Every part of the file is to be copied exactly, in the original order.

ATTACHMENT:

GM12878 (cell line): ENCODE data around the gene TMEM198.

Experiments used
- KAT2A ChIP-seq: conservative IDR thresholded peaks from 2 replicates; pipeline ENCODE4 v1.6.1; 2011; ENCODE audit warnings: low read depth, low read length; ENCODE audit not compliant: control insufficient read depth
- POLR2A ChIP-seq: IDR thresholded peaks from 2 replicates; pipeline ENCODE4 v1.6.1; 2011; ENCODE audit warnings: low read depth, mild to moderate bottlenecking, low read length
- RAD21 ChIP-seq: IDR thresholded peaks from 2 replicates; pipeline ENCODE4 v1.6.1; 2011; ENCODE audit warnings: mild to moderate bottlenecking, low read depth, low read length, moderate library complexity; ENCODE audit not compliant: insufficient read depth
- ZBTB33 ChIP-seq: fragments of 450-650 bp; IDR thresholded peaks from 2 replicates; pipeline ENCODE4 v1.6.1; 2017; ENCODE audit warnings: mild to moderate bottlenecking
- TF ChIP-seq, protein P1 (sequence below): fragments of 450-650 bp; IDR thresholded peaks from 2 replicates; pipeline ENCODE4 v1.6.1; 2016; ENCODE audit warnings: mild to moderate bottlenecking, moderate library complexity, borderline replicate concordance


GM12878 (cell line): ENCODE data around the gene TMEM198.

Experiments used
- KAT2A ChIP-seq: conservative IDR thresholded peaks from 2 replicates; pipeline ENCODE4 v1.6.1; 2011; ENCODE audit warnings: low read depth, low read length; ENCODE audit not compliant: control insufficient read depth
- POLR2A ChIP-seq: IDR thresholded peaks from 2 replicates; pipeline ENCODE4 v1.6.1; 2011; ENCODE audit warnings: low read depth, mild to moderate bottlenecking, low read length
- RAD21 ChIP-seq: IDR thresholded peaks from 2 replicates; pipeline ENCODE4 v1.6.1; 2011; ENCODE audit warnings: mild to moderate bottlenecking, low read depth, low read length, moderate library complexity; ENCODE audit not compliant: insufficient read depth
- ZBTB33 ChIP-seq: fragments of 450-650 bp; IDR thresholded peaks from 2 replicates; pipeline ENCODE4 v1.6.1; 2017; ENCODE audit warnings: mild to moderate bottlenecking
- TF ChIP-seq, protein P1 (sequence below): fragments of 450-650 bp; IDR thresholded peaks from 2 replicates; pipeline ENCODE4 v1.6.1; 2016; ENCODE audit warnings: mild to moderate bottlenecking, moderate library complexity, borderline replicate concordance